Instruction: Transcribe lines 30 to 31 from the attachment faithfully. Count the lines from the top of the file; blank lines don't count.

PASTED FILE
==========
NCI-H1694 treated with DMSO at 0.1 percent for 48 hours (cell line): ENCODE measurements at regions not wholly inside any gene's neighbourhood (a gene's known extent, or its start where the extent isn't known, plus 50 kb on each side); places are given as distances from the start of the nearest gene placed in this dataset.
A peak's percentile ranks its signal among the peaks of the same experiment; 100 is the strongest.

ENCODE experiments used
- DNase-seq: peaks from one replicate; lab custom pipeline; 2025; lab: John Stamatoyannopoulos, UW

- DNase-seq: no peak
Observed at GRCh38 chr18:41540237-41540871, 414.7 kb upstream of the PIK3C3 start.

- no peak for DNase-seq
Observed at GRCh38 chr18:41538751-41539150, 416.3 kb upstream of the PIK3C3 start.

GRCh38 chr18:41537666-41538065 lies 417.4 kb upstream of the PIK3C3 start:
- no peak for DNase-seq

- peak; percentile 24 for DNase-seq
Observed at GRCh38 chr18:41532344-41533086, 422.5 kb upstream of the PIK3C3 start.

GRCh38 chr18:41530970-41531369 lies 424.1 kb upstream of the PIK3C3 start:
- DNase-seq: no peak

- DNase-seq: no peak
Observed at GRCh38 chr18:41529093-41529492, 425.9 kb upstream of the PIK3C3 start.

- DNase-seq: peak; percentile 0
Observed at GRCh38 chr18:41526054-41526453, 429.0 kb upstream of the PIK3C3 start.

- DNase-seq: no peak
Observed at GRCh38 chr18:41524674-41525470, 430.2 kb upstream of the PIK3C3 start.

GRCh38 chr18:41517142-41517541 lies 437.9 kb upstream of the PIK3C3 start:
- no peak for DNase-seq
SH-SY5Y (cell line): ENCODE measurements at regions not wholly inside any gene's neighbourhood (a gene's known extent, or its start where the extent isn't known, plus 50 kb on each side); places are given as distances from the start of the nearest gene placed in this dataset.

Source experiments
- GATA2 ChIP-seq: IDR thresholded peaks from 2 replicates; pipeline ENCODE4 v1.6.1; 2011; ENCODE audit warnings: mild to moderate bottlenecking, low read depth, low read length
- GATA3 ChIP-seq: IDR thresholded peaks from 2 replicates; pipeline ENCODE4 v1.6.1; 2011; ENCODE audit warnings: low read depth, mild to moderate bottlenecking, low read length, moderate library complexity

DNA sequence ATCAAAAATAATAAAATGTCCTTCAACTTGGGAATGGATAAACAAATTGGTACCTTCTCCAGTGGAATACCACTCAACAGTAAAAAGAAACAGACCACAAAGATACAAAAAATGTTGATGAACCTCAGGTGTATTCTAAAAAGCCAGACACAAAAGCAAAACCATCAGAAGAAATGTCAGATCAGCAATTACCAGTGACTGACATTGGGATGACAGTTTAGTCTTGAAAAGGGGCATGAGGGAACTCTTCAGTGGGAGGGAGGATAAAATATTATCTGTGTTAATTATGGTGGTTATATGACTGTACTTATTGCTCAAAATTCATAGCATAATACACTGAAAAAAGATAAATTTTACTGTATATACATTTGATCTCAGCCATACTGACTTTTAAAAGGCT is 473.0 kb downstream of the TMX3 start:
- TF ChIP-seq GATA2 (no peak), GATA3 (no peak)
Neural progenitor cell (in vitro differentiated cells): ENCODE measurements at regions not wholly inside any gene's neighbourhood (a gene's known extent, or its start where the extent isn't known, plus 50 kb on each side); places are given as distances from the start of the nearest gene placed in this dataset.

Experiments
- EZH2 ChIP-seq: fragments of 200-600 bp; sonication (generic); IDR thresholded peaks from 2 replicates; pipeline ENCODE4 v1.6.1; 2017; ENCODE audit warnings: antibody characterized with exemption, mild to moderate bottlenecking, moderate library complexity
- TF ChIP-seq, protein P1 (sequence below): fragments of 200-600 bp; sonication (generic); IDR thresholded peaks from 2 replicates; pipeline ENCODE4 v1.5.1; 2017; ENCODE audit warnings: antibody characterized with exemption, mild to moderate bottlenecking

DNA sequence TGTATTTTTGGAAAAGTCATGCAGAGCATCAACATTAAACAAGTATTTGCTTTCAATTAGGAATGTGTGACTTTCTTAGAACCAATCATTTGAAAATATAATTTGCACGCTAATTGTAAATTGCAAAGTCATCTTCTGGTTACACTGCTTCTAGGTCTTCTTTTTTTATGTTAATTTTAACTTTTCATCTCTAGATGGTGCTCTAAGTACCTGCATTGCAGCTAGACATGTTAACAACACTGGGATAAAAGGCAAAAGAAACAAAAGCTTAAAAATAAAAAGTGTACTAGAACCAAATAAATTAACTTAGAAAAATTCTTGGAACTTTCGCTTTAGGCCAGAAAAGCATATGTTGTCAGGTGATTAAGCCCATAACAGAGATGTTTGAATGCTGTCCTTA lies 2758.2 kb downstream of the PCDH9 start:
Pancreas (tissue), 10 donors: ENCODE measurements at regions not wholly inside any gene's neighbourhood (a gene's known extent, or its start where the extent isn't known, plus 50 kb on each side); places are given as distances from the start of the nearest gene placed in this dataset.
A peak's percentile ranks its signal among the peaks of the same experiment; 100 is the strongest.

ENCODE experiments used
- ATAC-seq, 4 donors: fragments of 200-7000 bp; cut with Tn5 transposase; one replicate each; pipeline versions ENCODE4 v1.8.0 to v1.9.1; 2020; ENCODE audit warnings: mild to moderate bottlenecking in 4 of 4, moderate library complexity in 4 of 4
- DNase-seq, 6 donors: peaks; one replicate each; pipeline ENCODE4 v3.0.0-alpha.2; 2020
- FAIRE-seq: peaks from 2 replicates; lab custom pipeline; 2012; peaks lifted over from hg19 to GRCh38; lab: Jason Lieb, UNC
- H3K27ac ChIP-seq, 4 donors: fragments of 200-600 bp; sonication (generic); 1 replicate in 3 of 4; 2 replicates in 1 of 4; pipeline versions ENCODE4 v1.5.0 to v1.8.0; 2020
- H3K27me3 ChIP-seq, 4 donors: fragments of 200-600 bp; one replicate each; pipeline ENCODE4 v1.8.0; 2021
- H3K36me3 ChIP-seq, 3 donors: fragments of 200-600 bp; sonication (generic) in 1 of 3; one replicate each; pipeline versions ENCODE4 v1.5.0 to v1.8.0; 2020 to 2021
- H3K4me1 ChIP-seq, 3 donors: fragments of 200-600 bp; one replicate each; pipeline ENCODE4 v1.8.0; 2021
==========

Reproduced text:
Experiments
- EZH2 ChIP-seq: fragments of 200-600 bp; sonication (generic); IDR thresholded peaks from 2 replicates; pipeline ENCODE4 v1.6.1; 2017; ENCODE audit warnings: antibody characterized with exemption, mild to moderate bottlenecking, moderate library complexity